Inverse associations of dietary fiber and menopausal hormone therapy with colorectal cancer risk in the Multiethnic Cohort Study

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Abstract

In the Multiethnic Cohort Study, we previously reported that dietary fiber intake was inversely associated with colorectal cancer risk in men only. In women, the inverse relationship was weaker and appeared to be confounded by menopausal hormone therapy (MHT). We re-examined this observation with a greatly increased power. Using Cox proportional hazards models, we analyzed data from 187,674 participants with 4,692 cases identified during a mean follow-up period of 16 years. In multivariable-adjusted models, dietary fiber intake was inversely associated with colorectal cancer risk in both sexes: HR = 0.73, 95% CI: 0.61–0.89 for highest vs. lowest quintile, ptrend = 0.0020 in men and HR = 0.76, 95% CI: 0.62–0.91, ptrend = 0.0067 in women. Postmenopausal women who ever used MHT had a 19% lower risk of colorectal cancer (95% CI: 0.74–0.89) compared with MHT never users. In a joint analysis of dietary fiber and MHT, dietary fiber intake was associated with a lower colorectal cancer risk in MHT never users (HR = 0.75, 95% CI: 0.59–0.95, ptrend = 0.045), but did not appear to further decrease the colorectal cancer risk of MHT ever users (ptrend = 0.11). Our results support the overall protective roles of dietary fiber and MHT against colorectal cancer and suggest that dietary fiber may not lower risk further among women who ever used MHT. If confirmed, these results would suggest that MHT and dietary fiber may share overlapping mechanisms in protecting against colorectal cancer.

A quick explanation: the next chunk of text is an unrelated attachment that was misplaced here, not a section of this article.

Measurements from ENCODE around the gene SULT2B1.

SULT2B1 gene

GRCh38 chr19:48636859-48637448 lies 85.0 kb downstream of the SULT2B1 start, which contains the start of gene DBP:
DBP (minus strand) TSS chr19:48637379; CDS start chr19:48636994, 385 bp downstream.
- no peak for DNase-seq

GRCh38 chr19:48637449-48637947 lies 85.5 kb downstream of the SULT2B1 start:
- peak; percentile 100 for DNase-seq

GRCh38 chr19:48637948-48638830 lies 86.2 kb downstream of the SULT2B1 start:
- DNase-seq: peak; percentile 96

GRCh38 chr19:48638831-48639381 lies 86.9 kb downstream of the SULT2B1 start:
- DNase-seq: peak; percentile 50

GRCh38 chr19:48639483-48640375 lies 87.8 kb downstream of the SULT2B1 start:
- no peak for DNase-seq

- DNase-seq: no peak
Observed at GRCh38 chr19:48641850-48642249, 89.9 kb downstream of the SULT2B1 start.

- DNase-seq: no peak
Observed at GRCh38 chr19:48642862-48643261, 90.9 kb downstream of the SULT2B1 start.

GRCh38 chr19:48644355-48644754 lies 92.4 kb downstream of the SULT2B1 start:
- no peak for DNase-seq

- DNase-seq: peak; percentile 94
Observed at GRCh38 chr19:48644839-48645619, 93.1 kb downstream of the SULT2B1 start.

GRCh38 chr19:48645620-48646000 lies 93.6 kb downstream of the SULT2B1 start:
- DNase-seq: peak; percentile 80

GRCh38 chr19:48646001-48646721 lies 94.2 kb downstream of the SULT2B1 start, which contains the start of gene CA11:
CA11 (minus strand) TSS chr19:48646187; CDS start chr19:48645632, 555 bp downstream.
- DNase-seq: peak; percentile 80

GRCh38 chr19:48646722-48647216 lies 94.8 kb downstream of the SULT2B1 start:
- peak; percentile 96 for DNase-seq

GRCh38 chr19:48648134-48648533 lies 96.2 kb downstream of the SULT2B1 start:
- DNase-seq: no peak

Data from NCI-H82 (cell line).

What's new?

In a large multiethnic cohort with a mean follow-up of 16 years, the authors found an inverse association of dietary fiber with colorectal cancer both in men and women. Postmenopausal women who had ever used menopausal hormone therapy (MHT) were at lower risk of colorectal cancer. Dietary fiber intake was associated with a lower risk in MHT-never users, but did not appear to further decrease the risk of MHT-ever users. No differences emerged across the five ethnic/racial groups included. These findings update an earlier report from the Multiethnic Cohort Study that found an inverse association for fiber only in men.

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